Home > Reviews > MINARI – Emile Mosseri

MINARI – Emile Mosseri

Original Review by Jonathan Broxton

One of the most critically acclaimed films of late 2020 and early 2021 is Minari, written and directed by Lee Isaac Chung. The film is set in the 1980s and tells the story of a family of South Korean immigrants who move to rural Arkansas and try to create their own ‘American dream’. It’s a fairly simple story about the ups and downs of life; how immigrant families try (and sometimes fail) to integrate themselves into American culture, the stresses of how trying to start and grow a business affects personal lives, health problems within multi-generational homes, and much more besides. The ‘minari’ of the title relates to the eponymous leafy vegetable plant ubiquitous in Korean cuisine, and which in this instance acts as a metaphor for something foreign planting roots and growing in a new environment. It’s leading cast – Steven Yeun, Ye-Ri Han, 8-year old Alan Kim, 73-year-old Korean acting legend Yuh-Jung Youn – have all been the subject of great praise and lots of awards buzz, as has its score, by relative newcomer Emile Mosseri.

New York-born Mosseri first emerged into musical circles as a member of the indie rock band The Dig in 2010, and they received a great deal of non-mainstream acclaim for their debut album Electric Toys, their sophomore effort Midnight Flowers, and their 2013 EPs called Tired Hearts and You & I. Mosseri’s first solo effort at film scoring came in 2019 when he wrote the music for the racially poignant drama The Last Black Man in San Francisco, and he followed that up by scoring the second season of the Amazon drama series Homecoming in early 2020, and the quirky comedy-drama Kajillionaire later that same year. Minari is likely to be the score which launches Mosseri’s career towards the Hollywood A-List; his three works to date have made him a darling of the indie set, which seems to continually fall over itself to praise scores like this.

Upon my first listen to Minari, I rather sarcastically and flippantly quipped that it “feels like what an Indiewire article would sound like if it was turned into music,” and I still sort of stand by that assessment, but not in the way you might think. Much like the scores the writers of that magazine tend to love, Minari is comprised predominantly of dream-like and ethereal textures which don’t so much offer a strong recurring identity as they sort of drape a sheet over the film, broadly accentuating the outlines but obfuscating any details that lie within. This sort of music is fragile the point of near abstractness, so subtle and insubstantial that you fear it may drift away.

It’s also a score which, oddly, seems to have no real emotional anchor. It’s sort of pretty, but often offers weirdly disturbing dissonant textures that undermine the mood. It’s happy, but sad; uplifting, but depressing, all at the same time, so that you’re never entirely sure what the filmmaker is intending to convey at any given point. This is what I mean by my ‘Indiewire’ comment – the prevailing wisdom there is that any score which leads the listener down a particular emotional path, or god forbid actually manipulates them into feeling something specific, is to be frowned upon. So, of course, Minari doesn’t do any of that.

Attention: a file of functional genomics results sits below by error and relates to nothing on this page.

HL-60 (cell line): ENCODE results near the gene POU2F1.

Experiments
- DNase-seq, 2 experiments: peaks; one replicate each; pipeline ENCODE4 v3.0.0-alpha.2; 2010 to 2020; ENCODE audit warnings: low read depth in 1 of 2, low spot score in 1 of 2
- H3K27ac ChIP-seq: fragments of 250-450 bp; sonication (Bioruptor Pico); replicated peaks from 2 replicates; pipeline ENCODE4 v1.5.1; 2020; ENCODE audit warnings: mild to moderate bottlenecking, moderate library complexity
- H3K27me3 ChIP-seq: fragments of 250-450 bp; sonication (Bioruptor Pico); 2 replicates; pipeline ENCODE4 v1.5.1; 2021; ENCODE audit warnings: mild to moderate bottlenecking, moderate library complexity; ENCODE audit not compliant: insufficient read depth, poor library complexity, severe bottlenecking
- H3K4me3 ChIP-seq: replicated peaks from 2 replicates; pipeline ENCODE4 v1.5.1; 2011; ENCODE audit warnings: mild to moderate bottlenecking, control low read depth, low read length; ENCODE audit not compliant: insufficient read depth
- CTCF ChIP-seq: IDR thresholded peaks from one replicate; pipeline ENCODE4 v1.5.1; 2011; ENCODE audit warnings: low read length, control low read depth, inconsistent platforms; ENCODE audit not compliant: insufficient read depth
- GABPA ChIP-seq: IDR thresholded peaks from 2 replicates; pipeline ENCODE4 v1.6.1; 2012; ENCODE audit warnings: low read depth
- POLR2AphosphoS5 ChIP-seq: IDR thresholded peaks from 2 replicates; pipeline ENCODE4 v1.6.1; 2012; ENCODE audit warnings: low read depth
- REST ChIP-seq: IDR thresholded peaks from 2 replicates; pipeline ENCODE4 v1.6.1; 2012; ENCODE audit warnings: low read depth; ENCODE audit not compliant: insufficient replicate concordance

However, what Minari lacks in emotional specificity, it makes up for in entertainment and enjoyment. Once you reconcile yourself to the fact that it’s thematically light, structurally underdeveloped, and a little monotone, it’s actually a quite pleasant and agreeable experience, a gentle 30 minute tone poem bolstered by a couple of original songs. Mosseri’s instrumental palette comprises a 40-piece string orchestra recorded with the FAMES Project in Macedonia, backed by prepared piano, saxophones, woodwinds, guitars, voices, and electronics, including a 1980s Korg synthesizer. Mosseri remains consistent in this stylistic approach throughout the score, although even within this hypnotic and mesmerizing series of repetitive cues, one or two stand out.

Both “Intro” and “Outro” use the theremin-like tones of the Korg in peculiar ways, layering them against the piano and the sax to create a wobbling, cascading, waterfall-like effect. Occasionally the tone of the strings reminds me of something you might hear in a 1950s lounge or easy listening pop arrangement, a sort of high-pitched wash that is very distinctive, and is especially notable in cues like “Jacob and the Stone”. “Big Country” is the most prominent performance of the score’s most noticeable main theme, a dreamy duet for piano and wordless vocals which has the tiniest hint of the French-language song “La Vie en Rose” in its melodic line.